Monday, July 6, 2015

How public speaking isn’t like riding a bike

Today’s Savage Chickens cartoon is titled The Fear of Public Speaking. Doug Savage also recently has discussed why meditation might not help, and what being an introvert is like. 

Sunday, July 5, 2015

Donald Trump’s Presidential Campaign

On June 16th Donald J. Trump gave a speech announcing that he was running to become the 2016 Republican candidate for President. TIME has a full transcript of  it. You can watch the whole speech here on Cspan. I tried to, but it was so poorly done that I gave up in disgust. It looks like the ‘before’ reel that a speech coach would use as an example of how he helped a client to improve. 

Comedian Jon Stewart deftly summed up the speech: 

"what followed was over half an hour of the most beautifully ridiculous jibber-jabber ever to pour forth from the mouth of a batsh-- billionaire."

For example, at the 7-minute mark Donald claimed:   

“Last quarter, it was just announced, our gross domestic product - a sign of strength, right? But not for us. It was below zero. Who ever heard of this? It’s never below zero.”
What was below zero really was the rate of growth for GDP rather than GDP, as was discussed by Politifact

He’s an arrogant jerk, who seems to believe that there is no such thing as bad publicity. But Trump also made disparaging comments about Mexicans,which led to other businesses refusing to work with him. On July 2nd Forbes even began a Forbes Tracker: Who’s Dumped Trump Today? 

Near the end of his speech Trump noted:

“Somebody said to me the other day, a reporter, a very nice reporter, ‘But, Mr. Trump, you’re not a nice person.’ 

That’s true. But actually I am. I think I am a nice person. People that know me, like me. Does my family like me? I think so, right. Look at my family. I’m proud of my family.”

Saying Trump isn’t nice is putting things way too mildly. Even this year he has continued with ‘birther’ claims that President Obama’s birth certificate is questionable. Based on that idiocy, comedian Bill Maher has parodied Trump’s position by joking that there are now also ‘apers‘ who question whether Trump’s father was an orangutan (since that’s clearly the only other place in nature where his fluorescent orange hair color appears). Trump even sued Maher. Donald still hasn’t produced his long form birth certificate, although in late June The Guardian has begun asking for it too.   

Back in 2013 Trump’s birther statements led Jon Stewart to proclaim that Donald’s birth name was F*ckface von Clownstick. When Trump recently announced his 2016 campaign, all Steward needed to say was:

“Let’s dance, Clownstick.” 

I suspect it will take less than a year before Trump realizes he can’t win and drops his campaign. 

The image was adapted from a Mexican hunchback figure

Wednesday, July 1, 2015

July 2nd is Freedom From Fear Of Public Speaking Day

But, it also is World UFO Day, which has its own page on Wikipedia. Down in Memphis they’re even going to celebrate with a World UFO Day Festival. Meanwhile for the past month at Google, Bing, and Yahoo there was no mention of Freedom From Fear Of Public Speaking Day, which was downgraded from being a week.

How can you celebrate both days? Do one part of that famous speech from the 1976 movie Network:

“So, I want you to get up now. I want all of you to get up out of your chairs. I want you to get up right now and go to the window. Open it, and stick your head out, and yell: ‘I’m as mad as hell, and I’m not gonna take this anymore!’ “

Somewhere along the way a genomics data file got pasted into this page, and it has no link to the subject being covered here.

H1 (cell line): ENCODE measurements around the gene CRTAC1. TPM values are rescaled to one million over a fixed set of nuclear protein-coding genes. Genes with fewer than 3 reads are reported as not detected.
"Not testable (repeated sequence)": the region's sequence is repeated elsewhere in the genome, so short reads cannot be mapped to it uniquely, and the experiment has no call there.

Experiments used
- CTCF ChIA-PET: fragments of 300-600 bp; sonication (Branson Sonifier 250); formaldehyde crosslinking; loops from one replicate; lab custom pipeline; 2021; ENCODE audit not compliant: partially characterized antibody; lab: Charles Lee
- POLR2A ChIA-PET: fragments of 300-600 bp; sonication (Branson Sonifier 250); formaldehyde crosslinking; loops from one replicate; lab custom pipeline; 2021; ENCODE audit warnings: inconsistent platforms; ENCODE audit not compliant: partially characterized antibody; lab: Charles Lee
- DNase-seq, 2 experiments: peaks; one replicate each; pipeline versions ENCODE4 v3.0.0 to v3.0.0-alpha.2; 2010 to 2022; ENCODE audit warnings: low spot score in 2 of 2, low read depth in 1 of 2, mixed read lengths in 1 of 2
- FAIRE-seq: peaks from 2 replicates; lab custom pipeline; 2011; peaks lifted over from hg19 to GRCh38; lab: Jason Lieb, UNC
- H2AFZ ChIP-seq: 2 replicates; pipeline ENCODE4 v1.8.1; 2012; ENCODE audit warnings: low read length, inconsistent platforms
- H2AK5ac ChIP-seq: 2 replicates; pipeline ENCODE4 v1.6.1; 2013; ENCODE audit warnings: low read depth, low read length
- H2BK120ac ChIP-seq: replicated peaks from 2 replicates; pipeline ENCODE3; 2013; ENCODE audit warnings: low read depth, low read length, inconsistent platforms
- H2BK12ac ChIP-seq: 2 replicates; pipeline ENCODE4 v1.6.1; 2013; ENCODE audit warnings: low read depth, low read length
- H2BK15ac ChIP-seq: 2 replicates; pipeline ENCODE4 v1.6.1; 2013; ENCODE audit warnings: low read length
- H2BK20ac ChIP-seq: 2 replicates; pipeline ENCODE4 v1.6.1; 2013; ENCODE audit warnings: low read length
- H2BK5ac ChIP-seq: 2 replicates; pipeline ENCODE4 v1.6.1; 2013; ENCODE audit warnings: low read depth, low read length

The image is based on this World War I recruiting poster.


While last year she downgraded it to just a day, this year  Beverly Beuermann-King went back to having a Freedom from Fear of Public Speaking Week on July 1 through 7. 

Monday, June 29, 2015

How to face your fear monster

On June 18th at there was an excellent brief article by psychotherapist Amy Morin titled How to Face Your Fears One Step at a Time and Conquer Your Anxiety Forever. She discussed using exposure therapy. Her article also appeared at

Sunday, June 28, 2015

Is cleaning a boring topic? Not at Don Aslett’s Museum of Clean!

If you ever are anywhere near Pocatello, Idaho, make sure to stop in Old Town and pay the $6 admission to see the Museum of Clean. Back in 1989 its founder Don Aslett wrote a public speaking book called Is There a Speech Inside You? He also has co-authored a whole shelf of books about cleaning, including, of course, The Cleaning Encyclopedia. Watch the brief AP and CBS videos about his museum and his mission spreading the gospel of clean. Then watch Don play Happy Birthday with a toilet plunger. 

I visited it on June 24, 2015 and Don gave me and three other visitors a tour. When you walk in the door you’ll see a pair of knights made from galvanized steel buckets, tubs, and furnace ducts. He has a wide variety of items - thousands of them. There are curiosities like a trash compactor from the Space Shuttle Discovery, a quilt made from vacuum cleaner bags, and a bunch of plungers for hand washing clothes in buckets called Mountain Maytags.

Down in the basement there are exhibits that include Sweeping, Dusting, and Mopping. There’s a totem pole made of mop buckets, and a Bad Mop Bouquet.

On the ground floor the museum has an amazing collection of vacuum cleaners, including the World’s First (powered) Vacuum, a 1902 horse-drawn monstrosity as large as a modern carpet cleaning van. There are whimsical sculptures, and vacuums marked Try Me. There are exhibits on Hand Laundering, a bunch of washing machines, and Ironing. At the upper right of the ironing display there even is a pair of pants stretchers for putting in a crease by just air drying. I dimly recall those from before I was ten years old, when permanent press fabrics were not common.

Saturday, June 27, 2015

Five most common fears for younger Americans ages 16 to 34 are other drivers, public speaking, death, snakes, and spiders